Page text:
Gift of Miss Susan Dwight Bliss1956.24.229
The Swiss painter Jean-Pierre Saint-Ours trained in Paris and Rome, where he studied both ancient ruins and sculpture, like the Laocöon and Apollo Belvedere, as well as the emerging movement of Neoclassicism in the later eighteenth century. Drawing on these influences, his career and major compositions would be largely devoted to recapturing the ancient past. This unidentified scene of a classical award ceremony is drawn in the manner of grand history paintings in its dimensions and densely populated drama. The inclusion of a biga, or two-horse chariot, may suggest that the scene depicts the crowning of the victor of a chariot race.
While the drawing has not been connected to any of Saint-Ours’s finished paintings, it is compositionally related to several similar scenes by the artist that depict various presentation ceremonies, including paintings and drawings of Greek and Roman games. While Saint-Ours lacked the fame and clientele of his contemporary Jacques Louis-David, the leading Neoclassicist painter of the generation, he perhaps even exceeded David in his reverence for the ancient past. Aside from his portraiture, which often embedded subtle allusions to the ancient world, Saint-Ours’s paintings and drawings drew almost exclusively from ancient myth and history.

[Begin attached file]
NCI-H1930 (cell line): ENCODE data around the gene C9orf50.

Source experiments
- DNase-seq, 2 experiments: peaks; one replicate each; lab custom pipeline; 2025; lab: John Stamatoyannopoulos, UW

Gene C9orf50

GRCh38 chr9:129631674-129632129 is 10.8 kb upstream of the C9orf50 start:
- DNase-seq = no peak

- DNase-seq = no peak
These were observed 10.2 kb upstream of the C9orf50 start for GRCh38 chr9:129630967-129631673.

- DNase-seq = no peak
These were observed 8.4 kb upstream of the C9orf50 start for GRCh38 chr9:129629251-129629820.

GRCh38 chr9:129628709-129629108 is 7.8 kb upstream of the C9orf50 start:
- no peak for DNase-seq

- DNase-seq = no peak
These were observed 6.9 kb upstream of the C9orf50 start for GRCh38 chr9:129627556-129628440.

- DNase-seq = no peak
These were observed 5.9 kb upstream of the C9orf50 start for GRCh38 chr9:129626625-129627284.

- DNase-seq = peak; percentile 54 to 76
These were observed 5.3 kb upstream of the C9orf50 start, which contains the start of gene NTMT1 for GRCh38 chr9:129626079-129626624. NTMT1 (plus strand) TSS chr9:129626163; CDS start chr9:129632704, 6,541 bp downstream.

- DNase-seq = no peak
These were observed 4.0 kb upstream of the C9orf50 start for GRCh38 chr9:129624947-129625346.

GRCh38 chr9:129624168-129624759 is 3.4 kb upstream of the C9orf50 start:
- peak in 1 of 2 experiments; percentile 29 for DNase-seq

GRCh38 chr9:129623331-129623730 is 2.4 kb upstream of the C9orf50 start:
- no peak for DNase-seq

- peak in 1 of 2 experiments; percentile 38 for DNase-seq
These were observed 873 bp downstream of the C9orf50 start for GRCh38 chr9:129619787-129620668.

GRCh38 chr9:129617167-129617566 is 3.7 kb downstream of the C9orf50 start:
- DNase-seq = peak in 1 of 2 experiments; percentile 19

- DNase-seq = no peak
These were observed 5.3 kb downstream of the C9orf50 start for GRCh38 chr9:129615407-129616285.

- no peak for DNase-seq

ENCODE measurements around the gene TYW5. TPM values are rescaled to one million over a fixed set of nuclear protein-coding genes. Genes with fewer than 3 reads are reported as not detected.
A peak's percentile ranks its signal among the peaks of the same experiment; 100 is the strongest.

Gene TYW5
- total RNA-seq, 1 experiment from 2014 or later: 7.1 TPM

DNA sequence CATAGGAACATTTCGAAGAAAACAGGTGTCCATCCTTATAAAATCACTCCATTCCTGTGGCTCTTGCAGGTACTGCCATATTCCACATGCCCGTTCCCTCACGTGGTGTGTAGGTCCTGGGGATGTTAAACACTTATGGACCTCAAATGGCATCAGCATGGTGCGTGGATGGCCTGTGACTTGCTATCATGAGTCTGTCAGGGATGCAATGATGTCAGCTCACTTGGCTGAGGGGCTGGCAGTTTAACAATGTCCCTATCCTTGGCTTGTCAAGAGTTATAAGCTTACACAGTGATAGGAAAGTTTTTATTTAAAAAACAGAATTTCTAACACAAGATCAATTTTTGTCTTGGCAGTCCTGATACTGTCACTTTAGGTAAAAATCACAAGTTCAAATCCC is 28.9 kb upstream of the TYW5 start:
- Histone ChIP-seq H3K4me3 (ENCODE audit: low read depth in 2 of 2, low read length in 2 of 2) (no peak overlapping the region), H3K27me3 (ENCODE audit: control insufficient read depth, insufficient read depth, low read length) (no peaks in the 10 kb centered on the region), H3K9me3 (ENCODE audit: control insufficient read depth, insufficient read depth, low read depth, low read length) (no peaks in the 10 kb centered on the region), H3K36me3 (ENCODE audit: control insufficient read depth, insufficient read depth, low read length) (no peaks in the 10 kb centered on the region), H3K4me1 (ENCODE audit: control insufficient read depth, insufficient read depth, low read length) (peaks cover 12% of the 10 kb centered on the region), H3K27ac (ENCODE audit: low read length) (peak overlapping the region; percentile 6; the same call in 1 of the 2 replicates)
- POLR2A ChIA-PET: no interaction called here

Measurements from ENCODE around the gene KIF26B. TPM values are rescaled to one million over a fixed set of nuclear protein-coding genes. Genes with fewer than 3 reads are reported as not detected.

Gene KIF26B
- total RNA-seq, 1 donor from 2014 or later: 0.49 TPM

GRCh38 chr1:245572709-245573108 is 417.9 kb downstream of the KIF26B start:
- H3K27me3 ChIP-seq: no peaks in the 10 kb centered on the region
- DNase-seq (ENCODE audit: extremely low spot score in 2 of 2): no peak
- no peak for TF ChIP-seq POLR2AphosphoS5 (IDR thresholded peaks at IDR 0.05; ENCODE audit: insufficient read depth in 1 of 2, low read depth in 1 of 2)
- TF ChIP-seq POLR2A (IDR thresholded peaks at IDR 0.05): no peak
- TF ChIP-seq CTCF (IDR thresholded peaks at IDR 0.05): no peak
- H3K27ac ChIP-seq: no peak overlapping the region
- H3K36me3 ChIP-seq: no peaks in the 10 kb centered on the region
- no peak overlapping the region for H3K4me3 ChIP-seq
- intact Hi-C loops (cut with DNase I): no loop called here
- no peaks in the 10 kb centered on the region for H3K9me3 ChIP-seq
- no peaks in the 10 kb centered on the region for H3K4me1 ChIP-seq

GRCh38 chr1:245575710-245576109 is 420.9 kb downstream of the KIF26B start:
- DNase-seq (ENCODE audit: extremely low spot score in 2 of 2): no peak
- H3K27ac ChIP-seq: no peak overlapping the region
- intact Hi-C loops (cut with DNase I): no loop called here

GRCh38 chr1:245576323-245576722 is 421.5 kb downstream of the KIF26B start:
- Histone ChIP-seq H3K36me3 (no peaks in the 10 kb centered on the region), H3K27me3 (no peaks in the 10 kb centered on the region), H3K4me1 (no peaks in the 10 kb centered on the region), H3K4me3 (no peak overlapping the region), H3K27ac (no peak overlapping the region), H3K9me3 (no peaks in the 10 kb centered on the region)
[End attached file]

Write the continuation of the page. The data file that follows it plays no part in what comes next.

Sole heir to wealthy financier George T. (1816–1901) and Jeanette Dwight Bliss (1852–1924), Susan Dwight Bliss was a New York collector and philanthropist. She inherited a sizeable collection of ancient Mediterranean and historic European art from her parents, prominent collectors of the Gilded Age, and continued to collect rare books, manuscripts, and historic art and artifacts herself.